Tucked away behind the M-Shed there is an unusual shopping area built completely out of cargo crates. Squeezed can be found among those in which is aptly called Cargo 2. Squeezed is the brainchild of Alex of previous Rebel Roll fame. Alex has a real passion for burgers and lemonade which really shines through in his creations.The most famous burger on the menu is the St. Werburger. A colossus of a burger made with 2 handmade beef patties, Monterrey Jack, confit shallots, smoked bacon and caper aioli, and chipotle tomato relish. My personal favourite though is the reverse cowgirl, a single beef patty with smoked bacon, Monterrey Jack, peanut chipotle barbecue sauce, charred scallion sour cream, tomato and lettuce. As well as (in my opinion) the best burgers in Bristol, Squeezed also has the best homemade lemonade. There is a rotating host of different lemonades with 5 different flavours available at a time. The yard sale, a classic lemonade, is always available. My personal favourite lemonade is the Rude Willey (Named after Alex’s children Rudy and Willow) which is a Raspberry lemonade.Vegetarians are also catered for with the Whapper, made with a spiced portabello mushroom, halloumi, potato rosti, chipotle tomato relish, pickles and fried egg. So what are you waiting for, get down to Squeezed now at: Cargo 2, Museum Street, Wapping Wharf, Bristol, BS1 6WE
Stokes Croft is a place between places. Between the edge of the old city wall and the ‘outside’ world. It’s been at the edges of society forever and it loves it. Over 120 years ago they said it was a place with a great diversity. It certainly has kept that. Intersecting lines of people from all walks of life, often united by a desire to do things... differently. Which makes it very Bristol.The street art scene here is legendary but if you spend time here you will realise it’s a community of cooperatives, squats, house shares, cafes, community centres, notice boards, artists, local pioneers and word of mouth that keeps it working so well. Layers of people all sliding in and out of each other’s lives. And ad free! Pretty much. And all those street artists that come from the estates in Southmead, Lockleaze and from all over to ‘rep’ themselves up and over the tags of others add another layer may be the new great mural artists or Street artists of next year. Come visit but don’t just walk down the road snapping with your mates. Have a coffee in the canteen at Hamilton House. Check the notice boards and realise just how much is going on. Give Jeff a fist bump and buy a Big Issue, get a Portishead worthy bit of kit to make that sound just right for you first solo album. Eat food grown on a cooperative farm just a mile away and enjoy.Visit the oldest music shop in the country, still providing guitar strings to the buskers in the Bear Pit as it has for centuries (what did they call them before buskers? No idea). Oldest pub. Yup. More? The story of the area is writ large on the walls, and changes daily. Energy flows here between ancient lay lines, grease stains, sweet smelling spray can residue and winding roads where streams once tumbled.Take a back street and come back at night when it’s a whole different beast. Rita or Slix late at night is a right of passage, and these were the first late night chicken and kebab places around. Locals know the history and put up with the rumble of trundle trollies of the late night air bnb brigades. The music scene here is layered. Reggae, dub and ska from Saint Paul’s fused with the club scene to create the Bristol sound back in the day and it’s still being laid down. Walk into and out of bars like Leftbank and you will always find a player for your band. Drink beer made on the main strip or from dozens of local micro breweries, change the world or get a mug from PRSC with a Tony Benn quote on it so that you can start a revolution at the dining table every morning when you make a cup of tea.It’s just epic. A must see, but more than that, you have to get stuck in.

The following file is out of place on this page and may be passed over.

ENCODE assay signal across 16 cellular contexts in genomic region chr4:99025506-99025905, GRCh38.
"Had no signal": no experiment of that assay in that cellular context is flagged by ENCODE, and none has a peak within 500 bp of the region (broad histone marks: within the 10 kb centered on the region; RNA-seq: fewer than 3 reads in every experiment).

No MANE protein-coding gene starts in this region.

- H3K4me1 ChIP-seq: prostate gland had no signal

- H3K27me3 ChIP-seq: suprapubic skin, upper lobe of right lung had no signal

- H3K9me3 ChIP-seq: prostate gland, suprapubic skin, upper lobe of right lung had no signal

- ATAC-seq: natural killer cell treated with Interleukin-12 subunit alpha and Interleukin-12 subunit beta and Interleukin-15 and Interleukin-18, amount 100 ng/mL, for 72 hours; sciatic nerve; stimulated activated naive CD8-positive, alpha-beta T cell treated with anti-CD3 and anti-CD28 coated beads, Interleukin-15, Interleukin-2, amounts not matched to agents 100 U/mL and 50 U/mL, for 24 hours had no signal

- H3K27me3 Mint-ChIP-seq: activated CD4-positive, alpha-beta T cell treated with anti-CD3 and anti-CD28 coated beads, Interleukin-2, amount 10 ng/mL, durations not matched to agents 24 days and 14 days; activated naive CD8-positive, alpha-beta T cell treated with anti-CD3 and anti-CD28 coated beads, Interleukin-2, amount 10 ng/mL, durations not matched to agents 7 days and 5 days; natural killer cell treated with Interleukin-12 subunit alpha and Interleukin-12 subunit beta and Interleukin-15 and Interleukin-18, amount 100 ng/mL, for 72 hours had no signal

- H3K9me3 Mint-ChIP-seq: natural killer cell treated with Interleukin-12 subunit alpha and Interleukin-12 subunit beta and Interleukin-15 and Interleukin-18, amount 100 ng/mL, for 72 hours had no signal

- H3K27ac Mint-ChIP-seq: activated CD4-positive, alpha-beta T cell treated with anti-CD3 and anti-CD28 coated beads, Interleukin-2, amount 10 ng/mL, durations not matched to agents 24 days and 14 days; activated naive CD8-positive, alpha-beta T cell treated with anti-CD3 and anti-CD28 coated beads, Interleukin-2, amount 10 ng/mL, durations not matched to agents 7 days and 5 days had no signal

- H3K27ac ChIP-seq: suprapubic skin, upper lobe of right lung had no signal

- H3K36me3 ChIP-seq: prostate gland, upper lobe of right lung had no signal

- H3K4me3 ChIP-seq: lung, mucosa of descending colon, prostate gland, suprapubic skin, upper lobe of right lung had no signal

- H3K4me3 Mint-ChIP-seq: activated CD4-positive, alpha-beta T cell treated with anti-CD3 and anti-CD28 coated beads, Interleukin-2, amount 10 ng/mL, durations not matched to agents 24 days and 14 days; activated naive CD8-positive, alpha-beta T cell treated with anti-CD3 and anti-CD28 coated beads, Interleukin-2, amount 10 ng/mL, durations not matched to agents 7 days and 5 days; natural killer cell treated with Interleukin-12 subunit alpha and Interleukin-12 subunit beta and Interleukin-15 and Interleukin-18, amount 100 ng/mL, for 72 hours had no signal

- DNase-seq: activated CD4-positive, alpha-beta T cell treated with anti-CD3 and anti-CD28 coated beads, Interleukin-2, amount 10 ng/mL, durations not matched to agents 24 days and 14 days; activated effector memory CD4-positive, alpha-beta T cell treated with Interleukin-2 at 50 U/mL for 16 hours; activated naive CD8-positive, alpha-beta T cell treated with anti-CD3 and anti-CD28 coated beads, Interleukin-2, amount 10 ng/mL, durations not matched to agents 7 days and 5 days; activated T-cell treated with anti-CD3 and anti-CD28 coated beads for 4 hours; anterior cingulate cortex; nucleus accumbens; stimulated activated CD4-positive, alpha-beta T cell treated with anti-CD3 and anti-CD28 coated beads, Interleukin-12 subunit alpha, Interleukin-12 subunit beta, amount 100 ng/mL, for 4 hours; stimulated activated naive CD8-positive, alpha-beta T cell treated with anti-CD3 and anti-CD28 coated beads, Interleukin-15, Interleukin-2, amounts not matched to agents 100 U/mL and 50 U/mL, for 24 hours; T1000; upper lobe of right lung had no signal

Bristol Food Tours
A key thing that makes Bristol so special is its ever evolving and fabulous food scene. In particular, I love the celebration of Bristol’s diverse and exciting independents. It’s impossible to keep up with new openings and stay loyal to local faves. There is however one way to efficiently tick off a few in one fell swoop… The Bristol Food Tour. Sample at least eight different places - and get insider foodie info on the way - whilst you wander different areas of Bristol at one of their regular tours (Original Stokes Croft, South of the River or East to West). Alternatively keep an eye out for special tours for specific tastes or dietary needs, such as their Vegan Tours (in Stokes Croft and South of the River), Carnivore Tour or Sweet Tooth Tour. You can even travel around by bike on the Great Bristol Food Tour. I don’t want to give too much away as locations and dishes are often a surprise (you are given your meeting point a few days before). You can however expect to sample anything from scrumptious cheese, locally made and beautiful chocolate truffles, epic burgers, Japanese gyozas and tasty gelato. My biggest tip? GO HUNGRY!!
Bristols Hidden Cocktail Bars